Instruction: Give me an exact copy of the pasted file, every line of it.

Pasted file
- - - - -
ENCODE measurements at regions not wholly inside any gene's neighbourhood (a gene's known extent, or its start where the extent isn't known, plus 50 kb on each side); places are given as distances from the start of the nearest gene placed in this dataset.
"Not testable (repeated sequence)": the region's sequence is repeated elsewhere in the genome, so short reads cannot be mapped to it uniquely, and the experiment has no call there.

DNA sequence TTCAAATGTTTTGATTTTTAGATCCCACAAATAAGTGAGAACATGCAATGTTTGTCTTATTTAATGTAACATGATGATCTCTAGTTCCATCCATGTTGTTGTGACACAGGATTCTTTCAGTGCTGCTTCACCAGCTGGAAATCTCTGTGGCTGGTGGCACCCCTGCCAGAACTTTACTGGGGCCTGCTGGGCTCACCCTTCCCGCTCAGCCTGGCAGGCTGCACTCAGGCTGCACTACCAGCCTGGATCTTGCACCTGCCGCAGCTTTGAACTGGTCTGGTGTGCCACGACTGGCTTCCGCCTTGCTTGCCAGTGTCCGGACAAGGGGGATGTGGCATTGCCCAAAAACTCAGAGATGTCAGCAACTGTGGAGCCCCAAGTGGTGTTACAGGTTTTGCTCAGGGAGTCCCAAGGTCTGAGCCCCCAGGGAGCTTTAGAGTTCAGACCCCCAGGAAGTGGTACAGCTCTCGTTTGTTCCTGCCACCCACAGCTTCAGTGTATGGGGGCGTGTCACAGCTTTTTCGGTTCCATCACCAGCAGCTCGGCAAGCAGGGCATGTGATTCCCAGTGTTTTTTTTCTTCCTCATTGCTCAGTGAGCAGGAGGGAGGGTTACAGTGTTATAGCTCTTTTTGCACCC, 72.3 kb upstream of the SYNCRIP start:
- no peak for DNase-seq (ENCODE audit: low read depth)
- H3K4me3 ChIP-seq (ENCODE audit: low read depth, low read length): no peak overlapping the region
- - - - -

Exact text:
ENCODE measurements at regions not wholly inside any gene's neighbourhood (a gene's known extent, or its start where the extent isn't known, plus 50 kb on each side); places are given as distances from the start of the nearest gene placed in this dataset.
"Not testable (repeated sequence)": the region's sequence is repeated elsewhere in the genome, so short reads cannot be mapped to it uniquely, and the experiment has no call there.

DNA sequence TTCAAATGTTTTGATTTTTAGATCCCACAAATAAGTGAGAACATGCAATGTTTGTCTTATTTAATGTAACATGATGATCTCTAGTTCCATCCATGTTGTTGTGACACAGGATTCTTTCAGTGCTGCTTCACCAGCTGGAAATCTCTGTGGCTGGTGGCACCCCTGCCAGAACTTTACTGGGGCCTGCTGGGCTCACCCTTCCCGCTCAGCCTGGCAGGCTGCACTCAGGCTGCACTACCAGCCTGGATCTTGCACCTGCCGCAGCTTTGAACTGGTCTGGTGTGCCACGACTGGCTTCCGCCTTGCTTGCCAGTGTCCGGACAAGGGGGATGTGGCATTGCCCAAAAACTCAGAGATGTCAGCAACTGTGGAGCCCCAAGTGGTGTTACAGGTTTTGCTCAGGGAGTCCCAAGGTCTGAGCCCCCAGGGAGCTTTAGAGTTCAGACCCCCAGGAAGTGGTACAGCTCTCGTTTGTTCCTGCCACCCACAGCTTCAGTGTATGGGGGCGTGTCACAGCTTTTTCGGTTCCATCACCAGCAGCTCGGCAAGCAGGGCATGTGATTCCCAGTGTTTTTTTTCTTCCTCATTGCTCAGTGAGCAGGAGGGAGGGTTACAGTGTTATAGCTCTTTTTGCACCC, 72.3 kb upstream of the SYNCRIP start:
- no peak for DNase-seq (ENCODE audit: low read depth)
- H3K4me3 ChIP-seq (ENCODE audit: low read depth, low read length): no peak overlapping the region